For Oregon's polluters: tough rules, but lax enforcement

Images2From this morning's Steve Duin column in the Oregonian:

The Willamette River, as we all know, is an open sewer.

Howard Grabhorn can't be bothered to inspect the incoming trash at Lakeside Reclamation Landfill for pollutants, and Oregon's Department of Environmental Quality apparently doesn't care.

The state agency's approach to monitoring and enforcement is so cavalier -- mercury and carbon dioxide emissions at Portland General Electric's coal-powered plant, anyone? -- that the Northwest Environmental Defense Center, with two full-time employees and scores of student volunteers, annually collects more in fines from water polluters than the DEQ. ...

Green? Us? Please. Smug? Definitely. But as for Oregon's reputation as an environmental pacesetter? Way overrated.

Is it the rules - or the enforcement of the rules?

For many environmentalists, the DEQ -- and the tin sheriffs advising it at the Department of Justice -- are the heart of the problem. The agency is disorganized, dispirited, underfunded and under the illusion its real customers are the regulated industries, not the citizens of Oregon.

Art Kamp, who lives in the shadow of Grabhorn's money pit, argues the rules aren't the problem: "What I see in this state are strong environmental regulations and land-use rules that are often ignored."

As a former E.P.A. attorney involved with the Love Canal prosecution, Steve Novick offers a historic perspective:

Steve Novick agrees: "When I was involved with environmental enforcement (at the EPA) in the early '90s, the general impression was DEQ took environmental enforcement much less seriously than the Washington Department of Ecology. Oregon was in love with the idea of businesses auditing themselves, then revealing they were breaking the law and not being penalized for it."

And far too few Oregonians complained. "For 30 years, we've rested on our laurels," Novick said. "We did the Bottle Bill, so we're green."


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    By the way, folks, I was mildly misquoted in that column. I said "for 30 years, WE rested on our laurels" -- not "we've." That makes a difference, because "we've" sounds like the laurel-resting is still going on, while in fact I told Steve that in the past 3 years the Governor and the Legisature have done good green work. My '30 years' was essentially from '74 to '04. Also, I was at DOJ, not EPA -- we worked with EPA, but that was not where I was.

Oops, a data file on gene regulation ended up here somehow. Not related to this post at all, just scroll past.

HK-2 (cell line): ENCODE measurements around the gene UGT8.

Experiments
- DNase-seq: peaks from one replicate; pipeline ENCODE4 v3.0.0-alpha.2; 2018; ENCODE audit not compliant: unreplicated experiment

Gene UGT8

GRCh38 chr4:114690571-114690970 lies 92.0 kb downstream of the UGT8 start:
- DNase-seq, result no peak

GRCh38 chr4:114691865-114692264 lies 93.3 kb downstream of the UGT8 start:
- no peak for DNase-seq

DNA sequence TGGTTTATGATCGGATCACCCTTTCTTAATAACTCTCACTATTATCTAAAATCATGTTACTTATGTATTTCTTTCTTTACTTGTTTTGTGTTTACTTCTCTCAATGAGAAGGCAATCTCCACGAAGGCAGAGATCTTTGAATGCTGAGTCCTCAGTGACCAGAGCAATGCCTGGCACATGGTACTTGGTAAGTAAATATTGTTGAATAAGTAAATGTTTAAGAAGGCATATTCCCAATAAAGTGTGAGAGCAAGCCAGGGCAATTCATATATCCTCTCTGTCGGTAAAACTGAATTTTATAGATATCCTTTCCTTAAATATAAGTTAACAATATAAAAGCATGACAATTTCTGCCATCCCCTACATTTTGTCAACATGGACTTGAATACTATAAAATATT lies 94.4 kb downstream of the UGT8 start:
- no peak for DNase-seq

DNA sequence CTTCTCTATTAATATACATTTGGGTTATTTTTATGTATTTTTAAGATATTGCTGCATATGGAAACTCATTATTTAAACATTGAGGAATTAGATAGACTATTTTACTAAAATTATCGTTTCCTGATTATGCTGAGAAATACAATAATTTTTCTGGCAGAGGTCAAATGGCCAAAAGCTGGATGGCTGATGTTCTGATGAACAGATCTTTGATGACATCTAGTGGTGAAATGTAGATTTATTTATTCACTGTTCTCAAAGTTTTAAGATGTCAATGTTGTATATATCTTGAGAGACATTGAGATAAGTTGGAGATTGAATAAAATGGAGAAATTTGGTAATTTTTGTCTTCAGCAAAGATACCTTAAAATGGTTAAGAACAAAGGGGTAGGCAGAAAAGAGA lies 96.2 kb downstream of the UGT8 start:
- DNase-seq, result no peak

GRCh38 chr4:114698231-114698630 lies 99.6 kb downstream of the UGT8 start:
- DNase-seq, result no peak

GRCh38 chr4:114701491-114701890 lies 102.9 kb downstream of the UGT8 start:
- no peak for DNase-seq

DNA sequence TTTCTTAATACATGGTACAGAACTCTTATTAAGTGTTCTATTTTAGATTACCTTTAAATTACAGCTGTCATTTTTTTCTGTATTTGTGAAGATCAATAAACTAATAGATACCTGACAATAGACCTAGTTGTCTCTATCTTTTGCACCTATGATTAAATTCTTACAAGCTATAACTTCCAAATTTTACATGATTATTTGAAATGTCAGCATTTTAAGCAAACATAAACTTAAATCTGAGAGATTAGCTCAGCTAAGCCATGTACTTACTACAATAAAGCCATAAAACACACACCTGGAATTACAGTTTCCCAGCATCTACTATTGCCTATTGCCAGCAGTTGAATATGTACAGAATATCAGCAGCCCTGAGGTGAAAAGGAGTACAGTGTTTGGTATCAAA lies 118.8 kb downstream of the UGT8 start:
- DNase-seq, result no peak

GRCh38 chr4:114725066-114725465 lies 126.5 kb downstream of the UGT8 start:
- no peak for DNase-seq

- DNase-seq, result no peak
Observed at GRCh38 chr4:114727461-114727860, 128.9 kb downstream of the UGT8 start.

• East Bank Thom (unverified)

    It was Novick's success as lead litigator in the Love Canal case that first interested me... enough to spend 2 1/2 hours one-way on Tri-Met to hear him address the WashCo Dems. With a senator like Novick (and i'd be pleased with anyone like him), we would finally have someone with the tenacity to take on the big fights. We wouldn't have a "Justice" Department (where Novick spent the better part of his 20's) so rife with corruption with still no accountability. Letting Gonzo out the back door is not justice done.

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    I'm 51 years old and I have met a lot of people. But I've never met anyone remotely like Steve Novick.

    I'm just sayin'.

  • dennisdeveny (unverified)

    My friends who work for DEQ tell me that they really, really want to do better, but that it takes a bucket of cold water in the face of their superiors in order to do anything actually productive.

    Buckets of cold water in the form of lawsuits work best, they whisper.

  • zilfondel (unverified)
    <h2>So does replacing the managers and funding the inspections.</h2>
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